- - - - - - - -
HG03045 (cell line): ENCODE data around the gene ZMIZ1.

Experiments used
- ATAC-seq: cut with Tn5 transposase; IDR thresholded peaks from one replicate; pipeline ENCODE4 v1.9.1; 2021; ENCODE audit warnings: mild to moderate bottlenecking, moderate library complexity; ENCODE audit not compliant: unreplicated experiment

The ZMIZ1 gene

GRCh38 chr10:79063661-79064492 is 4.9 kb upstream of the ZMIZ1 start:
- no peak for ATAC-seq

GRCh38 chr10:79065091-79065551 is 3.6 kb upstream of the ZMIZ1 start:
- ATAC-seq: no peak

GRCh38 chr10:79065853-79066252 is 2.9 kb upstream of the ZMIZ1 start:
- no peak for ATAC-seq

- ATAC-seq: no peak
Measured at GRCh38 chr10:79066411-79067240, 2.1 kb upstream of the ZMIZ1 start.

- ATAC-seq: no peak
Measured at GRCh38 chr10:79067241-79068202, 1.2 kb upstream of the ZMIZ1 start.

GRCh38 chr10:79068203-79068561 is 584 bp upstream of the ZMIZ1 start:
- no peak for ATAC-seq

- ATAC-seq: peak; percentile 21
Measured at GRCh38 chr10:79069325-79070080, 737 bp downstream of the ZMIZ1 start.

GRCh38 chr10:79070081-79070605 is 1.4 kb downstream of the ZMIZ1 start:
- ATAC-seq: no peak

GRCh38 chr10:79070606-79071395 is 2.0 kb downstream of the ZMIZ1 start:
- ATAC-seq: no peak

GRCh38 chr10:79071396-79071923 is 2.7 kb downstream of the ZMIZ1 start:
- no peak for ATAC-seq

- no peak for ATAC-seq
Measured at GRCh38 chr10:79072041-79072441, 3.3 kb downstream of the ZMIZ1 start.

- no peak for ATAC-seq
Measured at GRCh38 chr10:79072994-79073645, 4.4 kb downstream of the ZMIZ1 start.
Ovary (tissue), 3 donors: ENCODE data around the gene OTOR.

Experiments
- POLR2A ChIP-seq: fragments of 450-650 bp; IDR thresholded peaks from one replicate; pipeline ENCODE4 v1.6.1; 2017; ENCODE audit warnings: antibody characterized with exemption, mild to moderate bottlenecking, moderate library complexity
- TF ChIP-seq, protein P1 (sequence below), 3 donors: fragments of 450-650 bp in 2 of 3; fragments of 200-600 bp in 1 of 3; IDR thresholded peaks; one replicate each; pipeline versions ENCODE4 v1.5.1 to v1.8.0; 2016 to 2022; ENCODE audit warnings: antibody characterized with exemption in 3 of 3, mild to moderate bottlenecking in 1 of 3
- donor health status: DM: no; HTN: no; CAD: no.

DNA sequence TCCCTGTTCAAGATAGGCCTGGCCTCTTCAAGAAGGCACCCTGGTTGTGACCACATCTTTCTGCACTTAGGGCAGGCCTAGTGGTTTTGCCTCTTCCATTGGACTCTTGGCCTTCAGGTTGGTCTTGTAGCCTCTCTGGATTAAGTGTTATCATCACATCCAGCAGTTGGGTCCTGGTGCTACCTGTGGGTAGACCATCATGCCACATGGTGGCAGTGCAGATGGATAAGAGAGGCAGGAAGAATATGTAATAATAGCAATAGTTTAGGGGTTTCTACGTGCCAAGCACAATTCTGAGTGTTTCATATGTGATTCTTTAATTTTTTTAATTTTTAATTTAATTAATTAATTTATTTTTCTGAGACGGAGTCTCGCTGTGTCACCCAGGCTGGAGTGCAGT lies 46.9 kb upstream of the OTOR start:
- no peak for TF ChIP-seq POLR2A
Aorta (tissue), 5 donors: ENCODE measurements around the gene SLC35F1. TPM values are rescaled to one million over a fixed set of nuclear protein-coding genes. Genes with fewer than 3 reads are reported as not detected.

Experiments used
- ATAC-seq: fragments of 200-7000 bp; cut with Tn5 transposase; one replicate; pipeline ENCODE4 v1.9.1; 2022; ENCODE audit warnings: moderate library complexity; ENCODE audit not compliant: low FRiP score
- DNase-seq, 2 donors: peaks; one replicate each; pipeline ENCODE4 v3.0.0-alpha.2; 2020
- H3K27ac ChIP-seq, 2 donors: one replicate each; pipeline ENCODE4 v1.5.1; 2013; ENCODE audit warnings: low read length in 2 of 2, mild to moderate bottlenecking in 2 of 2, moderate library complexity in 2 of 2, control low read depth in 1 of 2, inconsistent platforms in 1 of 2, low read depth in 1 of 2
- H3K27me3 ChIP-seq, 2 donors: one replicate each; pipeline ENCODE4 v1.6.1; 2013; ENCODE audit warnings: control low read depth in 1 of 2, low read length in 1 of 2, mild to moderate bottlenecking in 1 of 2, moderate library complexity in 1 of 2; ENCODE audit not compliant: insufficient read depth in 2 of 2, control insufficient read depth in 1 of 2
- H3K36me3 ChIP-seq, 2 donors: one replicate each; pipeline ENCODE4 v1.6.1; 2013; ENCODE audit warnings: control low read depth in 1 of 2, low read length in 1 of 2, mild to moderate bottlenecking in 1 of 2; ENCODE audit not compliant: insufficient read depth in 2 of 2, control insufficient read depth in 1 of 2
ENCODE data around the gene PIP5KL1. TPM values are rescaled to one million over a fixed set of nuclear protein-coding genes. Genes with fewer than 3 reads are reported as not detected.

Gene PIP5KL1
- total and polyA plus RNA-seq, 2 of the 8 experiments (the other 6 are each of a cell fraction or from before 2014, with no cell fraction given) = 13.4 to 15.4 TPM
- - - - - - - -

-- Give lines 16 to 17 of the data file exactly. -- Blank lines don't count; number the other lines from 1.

- no peak for ATAC-seq

- ATAC-seq: peak; percentile 21